Presentation on theme: "Michael J Karcher Who’s mentoring the Mentors?. About Michael Karcher Co-editor with David DuBois of Handbook of Youth Mentoring Co-author with Carla."— Presentation transcript:
About Michael Karcher Co-editor with David DuBois of Handbook of Youth Mentoring Co-author with Carla Herrera of Lifting as we Climb: Achieving Positive Youth Development through School-based Mentoring (Harvard, 2011) Principle Investigator: Study of Mentoring in the Learning Environment (SMILE) Research Advisory Board Member: BBBSA SBM Study (Herrera, 2007) DOE SBM Evaluation (Bernstein, 2009)
Summary of the National BBBS School- Based Mentoring Impact Study Public/Private Ventures Carla Herrera, Jean Grossman, Tina Kauh, Amy Feldman, and Jennifer McMaken
BBBSA Findings: Impacts in Year One Littles fared significantly better than controls in: Overall academic performance Written and oral language Science Quality of class work Number of assignments completed Fewer absence without an excuse/ Less likely to start to skip school Engaging in serious school misconduct Scholastic efficacy
How to make sense of BBBSA SBM impacts on academic outcomes
From measures to meaning In Table 13 of Herrera's 2007 impact study you see the BBBSA SBM impacts on absences, initiating skipping school, and school misconduct. The effect size is a quarter of a standard deviation, or a d =.25. But what does that mean? Here Herrera is stating that mentored kids are.25 of a standard deviation (SD) “better” (which in this case means lower) than the non-mentored kids at the end of the school year. Whether.25 is meaningful or statistically significant depends on how much the actual scores of the Littles and the control group vary around their mean—that is, how big the SD is. A d=.25 (or 1/4 of a standard deviation) is about the same "size" as tutoring's impact on reading and writing skills (see Ritter, 2009). Let’s use the effect of tutoring on grades as an example, because grades reflect a meaningful scale.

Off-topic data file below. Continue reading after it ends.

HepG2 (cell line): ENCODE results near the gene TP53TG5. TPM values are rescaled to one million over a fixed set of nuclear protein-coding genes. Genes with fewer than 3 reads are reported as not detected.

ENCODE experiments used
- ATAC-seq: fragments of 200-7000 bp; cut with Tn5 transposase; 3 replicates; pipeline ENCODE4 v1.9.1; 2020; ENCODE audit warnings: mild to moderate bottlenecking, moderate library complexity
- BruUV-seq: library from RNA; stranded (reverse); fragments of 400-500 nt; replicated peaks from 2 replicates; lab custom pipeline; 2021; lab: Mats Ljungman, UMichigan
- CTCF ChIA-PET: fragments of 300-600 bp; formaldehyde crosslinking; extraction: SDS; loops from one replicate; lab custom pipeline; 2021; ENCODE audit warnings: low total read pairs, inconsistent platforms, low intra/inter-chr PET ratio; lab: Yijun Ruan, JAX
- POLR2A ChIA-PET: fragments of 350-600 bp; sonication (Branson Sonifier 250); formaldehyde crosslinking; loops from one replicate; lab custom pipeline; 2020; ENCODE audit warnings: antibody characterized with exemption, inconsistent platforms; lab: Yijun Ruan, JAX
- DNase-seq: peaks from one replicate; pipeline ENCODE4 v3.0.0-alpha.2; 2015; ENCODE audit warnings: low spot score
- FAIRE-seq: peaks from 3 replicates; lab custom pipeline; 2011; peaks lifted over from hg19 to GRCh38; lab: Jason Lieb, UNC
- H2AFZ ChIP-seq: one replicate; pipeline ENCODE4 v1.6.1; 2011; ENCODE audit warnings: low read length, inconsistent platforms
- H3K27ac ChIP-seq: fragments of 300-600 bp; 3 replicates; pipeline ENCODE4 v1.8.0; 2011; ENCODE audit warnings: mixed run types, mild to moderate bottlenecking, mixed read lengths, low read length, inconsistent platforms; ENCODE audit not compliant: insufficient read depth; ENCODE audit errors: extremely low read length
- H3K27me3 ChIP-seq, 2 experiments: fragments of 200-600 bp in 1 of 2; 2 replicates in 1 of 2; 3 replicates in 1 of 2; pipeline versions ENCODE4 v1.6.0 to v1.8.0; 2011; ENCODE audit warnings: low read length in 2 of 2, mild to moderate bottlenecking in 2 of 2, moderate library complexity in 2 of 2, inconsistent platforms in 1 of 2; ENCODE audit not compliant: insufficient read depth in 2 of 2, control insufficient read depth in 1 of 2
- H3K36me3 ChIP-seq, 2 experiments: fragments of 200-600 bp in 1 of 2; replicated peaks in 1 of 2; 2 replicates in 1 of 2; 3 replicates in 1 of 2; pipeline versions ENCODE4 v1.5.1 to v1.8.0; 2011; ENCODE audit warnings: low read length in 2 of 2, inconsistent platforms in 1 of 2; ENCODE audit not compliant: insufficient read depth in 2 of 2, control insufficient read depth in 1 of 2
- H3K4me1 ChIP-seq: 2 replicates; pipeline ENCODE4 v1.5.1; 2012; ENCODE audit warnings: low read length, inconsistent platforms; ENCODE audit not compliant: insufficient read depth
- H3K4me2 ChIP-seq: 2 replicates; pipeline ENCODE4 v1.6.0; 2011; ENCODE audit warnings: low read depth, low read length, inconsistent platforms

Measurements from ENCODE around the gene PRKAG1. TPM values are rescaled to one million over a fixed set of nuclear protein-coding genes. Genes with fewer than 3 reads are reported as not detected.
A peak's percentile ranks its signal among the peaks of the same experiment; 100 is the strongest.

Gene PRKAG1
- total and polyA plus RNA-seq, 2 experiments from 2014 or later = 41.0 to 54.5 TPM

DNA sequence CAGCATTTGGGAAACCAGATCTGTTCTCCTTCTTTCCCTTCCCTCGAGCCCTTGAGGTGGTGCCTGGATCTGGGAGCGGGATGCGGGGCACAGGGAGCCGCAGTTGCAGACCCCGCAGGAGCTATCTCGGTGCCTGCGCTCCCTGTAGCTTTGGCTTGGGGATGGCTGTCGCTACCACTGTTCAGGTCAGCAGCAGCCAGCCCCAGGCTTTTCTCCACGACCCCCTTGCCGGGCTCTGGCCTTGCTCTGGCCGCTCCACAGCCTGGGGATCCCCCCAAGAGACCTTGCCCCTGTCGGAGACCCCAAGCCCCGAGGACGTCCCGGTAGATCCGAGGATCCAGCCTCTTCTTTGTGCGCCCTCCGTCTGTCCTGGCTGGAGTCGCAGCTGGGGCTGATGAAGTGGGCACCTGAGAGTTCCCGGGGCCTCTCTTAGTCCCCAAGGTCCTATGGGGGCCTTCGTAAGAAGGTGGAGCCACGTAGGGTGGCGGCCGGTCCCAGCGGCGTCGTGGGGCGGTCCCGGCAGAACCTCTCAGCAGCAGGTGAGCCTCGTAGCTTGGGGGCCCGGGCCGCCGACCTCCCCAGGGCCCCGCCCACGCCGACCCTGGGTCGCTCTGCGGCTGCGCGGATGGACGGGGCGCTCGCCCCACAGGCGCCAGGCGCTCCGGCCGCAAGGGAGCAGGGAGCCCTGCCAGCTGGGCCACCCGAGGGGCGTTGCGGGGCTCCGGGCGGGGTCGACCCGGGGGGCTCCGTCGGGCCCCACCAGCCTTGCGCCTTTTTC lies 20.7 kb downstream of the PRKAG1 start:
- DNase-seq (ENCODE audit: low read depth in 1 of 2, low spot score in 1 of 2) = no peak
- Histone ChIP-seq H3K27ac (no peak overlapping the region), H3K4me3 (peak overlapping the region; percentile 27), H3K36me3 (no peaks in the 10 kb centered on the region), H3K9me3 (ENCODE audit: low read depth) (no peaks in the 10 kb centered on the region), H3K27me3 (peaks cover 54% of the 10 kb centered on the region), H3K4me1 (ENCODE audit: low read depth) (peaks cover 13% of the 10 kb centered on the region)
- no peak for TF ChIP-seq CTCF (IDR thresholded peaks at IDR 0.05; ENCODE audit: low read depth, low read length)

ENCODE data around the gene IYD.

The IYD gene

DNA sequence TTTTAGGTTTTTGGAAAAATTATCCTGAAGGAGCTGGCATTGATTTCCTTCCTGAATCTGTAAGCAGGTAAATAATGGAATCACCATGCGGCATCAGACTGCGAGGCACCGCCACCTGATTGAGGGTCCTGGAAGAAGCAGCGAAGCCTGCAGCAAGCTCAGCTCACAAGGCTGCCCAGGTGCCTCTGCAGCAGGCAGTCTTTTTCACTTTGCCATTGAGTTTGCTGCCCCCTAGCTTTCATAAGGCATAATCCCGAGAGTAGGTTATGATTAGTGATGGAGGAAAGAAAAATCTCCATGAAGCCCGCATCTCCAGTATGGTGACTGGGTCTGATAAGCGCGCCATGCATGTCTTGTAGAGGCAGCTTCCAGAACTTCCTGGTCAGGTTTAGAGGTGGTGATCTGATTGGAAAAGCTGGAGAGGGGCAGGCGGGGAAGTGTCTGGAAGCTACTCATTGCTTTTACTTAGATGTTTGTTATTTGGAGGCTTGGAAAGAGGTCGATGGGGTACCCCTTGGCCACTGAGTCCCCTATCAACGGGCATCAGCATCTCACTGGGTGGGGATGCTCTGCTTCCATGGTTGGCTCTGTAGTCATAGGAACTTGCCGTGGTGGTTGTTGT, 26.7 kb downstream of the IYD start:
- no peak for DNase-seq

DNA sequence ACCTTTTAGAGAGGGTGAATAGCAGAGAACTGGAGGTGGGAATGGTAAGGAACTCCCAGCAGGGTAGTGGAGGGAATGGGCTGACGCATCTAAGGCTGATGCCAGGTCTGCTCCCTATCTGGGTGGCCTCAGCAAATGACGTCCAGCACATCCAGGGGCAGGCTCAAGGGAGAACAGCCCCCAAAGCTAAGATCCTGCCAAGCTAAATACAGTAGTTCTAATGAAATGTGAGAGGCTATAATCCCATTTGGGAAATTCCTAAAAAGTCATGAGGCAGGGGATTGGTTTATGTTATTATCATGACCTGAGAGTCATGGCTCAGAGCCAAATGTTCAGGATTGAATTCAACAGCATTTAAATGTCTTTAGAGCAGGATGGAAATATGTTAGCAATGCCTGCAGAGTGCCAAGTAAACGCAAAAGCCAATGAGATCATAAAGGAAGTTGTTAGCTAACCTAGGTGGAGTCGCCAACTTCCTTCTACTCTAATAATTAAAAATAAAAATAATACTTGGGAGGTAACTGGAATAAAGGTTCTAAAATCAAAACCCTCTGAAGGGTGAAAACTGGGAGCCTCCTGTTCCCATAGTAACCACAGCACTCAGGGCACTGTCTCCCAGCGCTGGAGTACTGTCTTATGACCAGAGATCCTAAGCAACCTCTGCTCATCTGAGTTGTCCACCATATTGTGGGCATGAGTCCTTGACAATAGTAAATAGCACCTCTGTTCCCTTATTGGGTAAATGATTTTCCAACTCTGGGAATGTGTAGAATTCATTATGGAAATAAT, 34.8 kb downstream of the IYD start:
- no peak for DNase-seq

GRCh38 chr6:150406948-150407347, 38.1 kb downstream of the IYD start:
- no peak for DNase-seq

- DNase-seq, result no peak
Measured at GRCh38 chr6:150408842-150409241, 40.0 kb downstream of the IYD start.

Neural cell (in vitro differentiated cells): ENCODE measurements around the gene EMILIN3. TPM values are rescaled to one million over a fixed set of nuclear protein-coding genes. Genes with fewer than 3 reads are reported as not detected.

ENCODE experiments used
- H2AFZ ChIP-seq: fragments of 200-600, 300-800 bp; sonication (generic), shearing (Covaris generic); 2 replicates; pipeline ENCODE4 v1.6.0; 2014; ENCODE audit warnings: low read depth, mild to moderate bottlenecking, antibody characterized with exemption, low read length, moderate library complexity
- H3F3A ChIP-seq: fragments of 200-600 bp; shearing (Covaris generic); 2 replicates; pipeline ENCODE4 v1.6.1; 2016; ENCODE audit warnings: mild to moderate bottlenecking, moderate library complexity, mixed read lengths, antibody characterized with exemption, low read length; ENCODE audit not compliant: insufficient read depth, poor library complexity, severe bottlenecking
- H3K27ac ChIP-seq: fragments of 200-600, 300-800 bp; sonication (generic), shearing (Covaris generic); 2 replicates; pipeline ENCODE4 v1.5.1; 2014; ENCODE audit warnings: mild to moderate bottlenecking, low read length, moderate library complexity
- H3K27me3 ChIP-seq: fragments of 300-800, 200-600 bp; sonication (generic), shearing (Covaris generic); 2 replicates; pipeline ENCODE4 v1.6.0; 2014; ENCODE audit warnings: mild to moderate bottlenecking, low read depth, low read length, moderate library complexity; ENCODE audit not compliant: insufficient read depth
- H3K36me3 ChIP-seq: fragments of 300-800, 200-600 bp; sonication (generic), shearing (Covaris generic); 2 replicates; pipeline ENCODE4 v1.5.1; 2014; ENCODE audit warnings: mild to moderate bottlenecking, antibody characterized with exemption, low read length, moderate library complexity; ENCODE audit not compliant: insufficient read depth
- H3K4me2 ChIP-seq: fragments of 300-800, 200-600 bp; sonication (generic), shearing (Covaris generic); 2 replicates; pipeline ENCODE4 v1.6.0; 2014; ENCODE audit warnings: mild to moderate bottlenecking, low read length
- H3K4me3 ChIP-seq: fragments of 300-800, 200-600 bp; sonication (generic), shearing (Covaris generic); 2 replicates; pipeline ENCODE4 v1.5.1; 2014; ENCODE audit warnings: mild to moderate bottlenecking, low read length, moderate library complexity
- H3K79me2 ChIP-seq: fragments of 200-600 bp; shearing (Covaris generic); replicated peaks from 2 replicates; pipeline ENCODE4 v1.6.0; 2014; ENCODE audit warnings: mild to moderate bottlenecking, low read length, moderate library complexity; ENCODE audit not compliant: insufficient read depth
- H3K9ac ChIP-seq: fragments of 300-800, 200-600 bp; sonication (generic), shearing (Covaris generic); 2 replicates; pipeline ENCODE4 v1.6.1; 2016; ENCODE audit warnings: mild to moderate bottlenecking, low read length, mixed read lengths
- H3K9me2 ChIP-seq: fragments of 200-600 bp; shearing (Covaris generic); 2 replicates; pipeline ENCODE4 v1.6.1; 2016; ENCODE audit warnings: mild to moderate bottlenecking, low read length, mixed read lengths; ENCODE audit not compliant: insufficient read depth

Using tutoring “effects” to illustrate the meaning of BBBSA’s SBM impact effect size Consider the “same size” impact as the BBBSA SBM program but of tutoring on academic skills. Let’s use grades as the outcome measure. If the kids’ grade point average (GPA) in a school is 80 (a "B”) before the program starts, and there is a 1 grade level standard deviation (10 points), this means that 68% of all kids score between one grade level above and below 80: 68% of kids’ scores are between a C and an A (or a 70 and a 90). -4 -3 -2 -1 0 +1 +2 +3 +4 40 50 60 70 80 90 100 68% +/- 1 SD
Making the analogy between tutoring and mentoring effects After they get tutored, you see that the average tutored kid now has a 82.5 GPA compared to the average non-tutored kid, who remains at an 80. That is where the.25 of a standard deviation comes in. Does that seem like a small or big effect? The overall impact of school-based mentoring in the BBBSA programs was.25 on some important psychosocial/behavioral outcomes (see Table 13).
Smaller effect but still statistically significant The BBBSA SBM effect on quality of completed work and number of assignments turned in was half the size of the effect of mentoring on absences and misconduct. This improvement, about a d =.13, is small (but was statistically significant). So if the standard deviation was 10 points on a 100 point scale, then the mentored kids averaged 81.3 on work quality and number of assignments turned in after being mentored. The effects on “overall academic performance” (Language and Science grades) was a bit smaller still. See below
What does a small effect size look like? Mentoring improved scholastic (self-) efficacy by.11 standard deviation. The d =.11 and it was statistically significant. The differences in the actual means was.07, and the average SD was.72. Here are two representations of this difference. 2.74 Comparison Group’s mean 3.81 Little’s mean
SMILE Study of the Communities in Schools SBM Program: Year 1 Effects (Karcher, 2008)